Among the sects the teaching is mostly such that grace-hungry souls can have no sure comfort. The almost universal rule of sectarian preachers is to offer the comfort of the Gospel only when sinners beforehand have improved themselves and sin less, while at the same time the true Christian knows: There can be no betterment as long as a person does not believe in the grace of God.
Need of Spiritual Comfort
A person who comes to the knowledge of his sins needs much comfort. Therefore God has opened manifold channels of comfort in the means of grace which He has ordained. God blesses us with the forgiveness of sins not only by the preaching of the Gospel, but also through holy Baptism and the Lord’s Supper, wherein He bestows upon and seals for each sinner in particular the forgiveness of sins. It is written that we are baptized “for the forgiveness of sins”; it is written that in the Lord’s Supper Christ gives us that body which was given for us and that blood which was shed for us — as a pledge and seal of the forgiveness of sins which we have through Christ’s suffering and death.
Yes, Christ has also ordained Absolution in the words, “Whosoever sins ye remit, they are remitted unto them” (John 20:23), so that when a poor sinner hears the absolution out of man’s mouth, he can be certain his sins are forgiven before God in heaven.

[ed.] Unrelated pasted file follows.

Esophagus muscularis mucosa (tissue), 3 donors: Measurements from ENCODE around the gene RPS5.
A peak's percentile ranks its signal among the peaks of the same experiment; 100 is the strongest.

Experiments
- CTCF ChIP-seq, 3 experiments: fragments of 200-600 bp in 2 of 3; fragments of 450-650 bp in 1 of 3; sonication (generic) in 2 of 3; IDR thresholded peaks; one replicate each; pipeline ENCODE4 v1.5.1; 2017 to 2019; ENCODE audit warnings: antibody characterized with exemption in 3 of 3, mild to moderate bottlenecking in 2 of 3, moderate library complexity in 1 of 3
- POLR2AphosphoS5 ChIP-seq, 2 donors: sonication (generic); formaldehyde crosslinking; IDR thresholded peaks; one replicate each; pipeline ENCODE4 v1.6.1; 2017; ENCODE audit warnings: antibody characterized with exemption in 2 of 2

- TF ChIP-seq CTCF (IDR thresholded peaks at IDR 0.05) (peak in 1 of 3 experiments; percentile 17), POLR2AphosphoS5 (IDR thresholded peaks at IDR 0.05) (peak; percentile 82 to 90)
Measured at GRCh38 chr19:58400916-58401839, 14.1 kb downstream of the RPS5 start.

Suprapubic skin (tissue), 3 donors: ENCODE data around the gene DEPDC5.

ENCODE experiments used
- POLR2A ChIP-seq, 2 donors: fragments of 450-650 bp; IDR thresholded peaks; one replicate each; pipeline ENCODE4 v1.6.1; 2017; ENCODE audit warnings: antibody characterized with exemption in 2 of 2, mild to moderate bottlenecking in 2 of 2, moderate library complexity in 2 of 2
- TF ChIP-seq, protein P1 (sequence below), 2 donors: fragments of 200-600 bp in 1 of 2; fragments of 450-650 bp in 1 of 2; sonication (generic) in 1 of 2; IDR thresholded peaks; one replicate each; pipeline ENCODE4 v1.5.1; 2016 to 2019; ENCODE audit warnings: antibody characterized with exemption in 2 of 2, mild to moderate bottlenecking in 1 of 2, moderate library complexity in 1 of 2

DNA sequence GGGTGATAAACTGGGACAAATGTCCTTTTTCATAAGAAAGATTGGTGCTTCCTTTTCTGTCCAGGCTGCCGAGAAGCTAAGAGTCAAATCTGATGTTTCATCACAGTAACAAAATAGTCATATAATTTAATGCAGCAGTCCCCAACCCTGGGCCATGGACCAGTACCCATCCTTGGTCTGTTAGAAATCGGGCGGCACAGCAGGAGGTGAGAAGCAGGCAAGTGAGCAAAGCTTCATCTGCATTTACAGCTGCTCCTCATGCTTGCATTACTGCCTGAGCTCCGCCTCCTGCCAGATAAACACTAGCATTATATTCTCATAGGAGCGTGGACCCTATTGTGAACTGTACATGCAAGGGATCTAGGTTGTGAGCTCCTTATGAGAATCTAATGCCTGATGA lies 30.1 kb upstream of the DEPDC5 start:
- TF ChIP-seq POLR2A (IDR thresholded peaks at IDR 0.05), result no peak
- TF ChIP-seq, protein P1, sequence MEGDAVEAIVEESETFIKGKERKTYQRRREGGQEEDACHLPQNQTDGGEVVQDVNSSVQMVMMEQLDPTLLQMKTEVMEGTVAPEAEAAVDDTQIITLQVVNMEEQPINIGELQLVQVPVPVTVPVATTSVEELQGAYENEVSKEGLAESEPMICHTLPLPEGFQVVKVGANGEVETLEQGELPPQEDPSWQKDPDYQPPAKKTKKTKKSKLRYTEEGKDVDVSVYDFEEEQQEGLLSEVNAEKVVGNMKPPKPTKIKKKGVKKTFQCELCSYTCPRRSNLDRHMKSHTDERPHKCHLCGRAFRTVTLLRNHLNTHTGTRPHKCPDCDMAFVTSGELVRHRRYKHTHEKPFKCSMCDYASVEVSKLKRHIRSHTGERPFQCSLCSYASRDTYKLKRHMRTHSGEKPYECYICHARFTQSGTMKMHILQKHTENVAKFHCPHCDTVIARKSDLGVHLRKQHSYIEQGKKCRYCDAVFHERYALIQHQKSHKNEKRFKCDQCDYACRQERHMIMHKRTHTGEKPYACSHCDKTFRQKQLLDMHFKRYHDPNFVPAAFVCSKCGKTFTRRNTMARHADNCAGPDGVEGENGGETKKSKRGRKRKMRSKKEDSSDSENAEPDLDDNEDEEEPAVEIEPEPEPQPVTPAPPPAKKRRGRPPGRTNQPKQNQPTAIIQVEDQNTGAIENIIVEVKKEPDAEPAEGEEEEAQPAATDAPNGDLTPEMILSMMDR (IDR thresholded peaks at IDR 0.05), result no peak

The Divine Foundation
It is, of course, true that if someone on the basis of the Gospel, yes, on the basis of only one passage (for example, “For God so loved the world,” etc.: “The blood of Jesus Christ,” etc.) believes the forgiveness of sins, he really has forgiveness of sins — in fact, all the spiritual gifts merited by Christ — and can be saved. His faith which is based on only one Gospel passage has a divine foundation. For that reason many within sectarian churches are saved, although they are hindered by sectarian error from making the right use of their Baptism, the Lord’s Supper, and Absolution.